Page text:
Many modern high performance alloys feature ferromagnetic elements like Co or Ni. With SANS being a principal technique to investigate the nanostructure of these compounds in in-situ conditions, the
ever present magnetic scattering can be of similar magnitude as the nuclear signal. Magnetic fields combined with high temperatures can hence be a key ingredient for studies of Co or Ni based superalloys or Steel samples.
We present a prototypical furnace that has been designed to fit the small-scale dimensions (80mm bore) of the available 2.5T magnet at SANS-1, MLZ. The innovations lie in a light-weight and compact design, with watercooling utilizing a 3-D printed Copper structure that is press-fitted to the aluminum dewar. The heating mechanism is based upon often-applied Joule heating of Nb-foils, although the implemented elements differ considerably in size from existing ones. The internal scaffold is exclusively made of ceramics, which display ideal thermal stability, electric and magnetic irresponsiveness. Samples with sizes of 10mm are anticipated.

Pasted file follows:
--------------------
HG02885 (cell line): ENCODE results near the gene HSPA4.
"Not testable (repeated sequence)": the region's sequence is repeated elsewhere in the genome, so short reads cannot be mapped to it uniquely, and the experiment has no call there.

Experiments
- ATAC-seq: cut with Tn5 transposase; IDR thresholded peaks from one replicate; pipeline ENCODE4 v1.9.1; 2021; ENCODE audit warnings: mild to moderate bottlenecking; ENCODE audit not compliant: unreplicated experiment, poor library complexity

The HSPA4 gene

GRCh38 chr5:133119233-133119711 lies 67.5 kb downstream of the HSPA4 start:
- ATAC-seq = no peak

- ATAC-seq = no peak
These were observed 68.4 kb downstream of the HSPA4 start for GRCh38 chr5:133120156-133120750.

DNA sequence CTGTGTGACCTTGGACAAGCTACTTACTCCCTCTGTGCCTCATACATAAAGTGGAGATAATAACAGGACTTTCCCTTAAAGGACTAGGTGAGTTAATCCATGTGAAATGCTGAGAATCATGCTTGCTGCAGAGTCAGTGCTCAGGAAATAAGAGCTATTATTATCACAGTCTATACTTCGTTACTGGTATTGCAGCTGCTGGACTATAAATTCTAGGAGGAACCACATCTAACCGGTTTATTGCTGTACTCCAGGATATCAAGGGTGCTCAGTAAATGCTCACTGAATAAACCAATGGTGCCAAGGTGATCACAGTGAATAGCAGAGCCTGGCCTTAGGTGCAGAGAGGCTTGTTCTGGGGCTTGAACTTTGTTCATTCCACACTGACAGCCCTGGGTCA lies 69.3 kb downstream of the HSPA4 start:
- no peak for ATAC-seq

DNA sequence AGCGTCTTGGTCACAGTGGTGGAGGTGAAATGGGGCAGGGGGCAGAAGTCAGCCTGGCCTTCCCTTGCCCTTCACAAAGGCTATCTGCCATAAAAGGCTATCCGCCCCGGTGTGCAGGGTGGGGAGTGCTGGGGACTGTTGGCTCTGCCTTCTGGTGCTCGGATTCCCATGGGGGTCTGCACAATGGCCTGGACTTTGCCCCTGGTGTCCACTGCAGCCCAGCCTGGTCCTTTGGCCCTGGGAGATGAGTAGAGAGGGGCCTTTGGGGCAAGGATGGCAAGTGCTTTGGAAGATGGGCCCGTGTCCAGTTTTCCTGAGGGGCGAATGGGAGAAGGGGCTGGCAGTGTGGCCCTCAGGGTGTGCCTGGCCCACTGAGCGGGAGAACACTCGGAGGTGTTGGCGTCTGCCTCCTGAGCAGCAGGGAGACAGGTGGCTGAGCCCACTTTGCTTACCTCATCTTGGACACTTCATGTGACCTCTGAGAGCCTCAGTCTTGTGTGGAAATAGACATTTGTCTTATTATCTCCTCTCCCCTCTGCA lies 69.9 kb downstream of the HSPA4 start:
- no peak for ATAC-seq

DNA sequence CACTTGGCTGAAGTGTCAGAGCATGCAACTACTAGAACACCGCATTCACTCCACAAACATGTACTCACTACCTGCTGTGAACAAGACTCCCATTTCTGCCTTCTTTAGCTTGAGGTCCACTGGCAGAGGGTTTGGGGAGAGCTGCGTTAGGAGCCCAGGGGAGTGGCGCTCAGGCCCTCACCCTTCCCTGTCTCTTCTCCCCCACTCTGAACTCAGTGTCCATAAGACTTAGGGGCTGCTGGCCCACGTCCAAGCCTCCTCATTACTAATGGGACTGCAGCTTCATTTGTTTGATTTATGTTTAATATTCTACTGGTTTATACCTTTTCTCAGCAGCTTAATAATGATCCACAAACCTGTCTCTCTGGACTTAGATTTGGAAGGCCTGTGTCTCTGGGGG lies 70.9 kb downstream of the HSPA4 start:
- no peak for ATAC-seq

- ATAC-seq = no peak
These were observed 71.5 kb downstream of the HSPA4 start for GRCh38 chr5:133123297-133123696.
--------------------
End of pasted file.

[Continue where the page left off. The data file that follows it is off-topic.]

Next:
Preliminary testing has confirmed the benchmarks set by previous ovens in the regime of 1000°. Simulations predict a possible temperature of more than 1700°. A run with maximum power however is still a work in progress due to safety measures.
The oven, by its small size and application to metallurgic samples, also makes excellent use of the SANS-1MAX upgrade program that is planned for the upcoming years.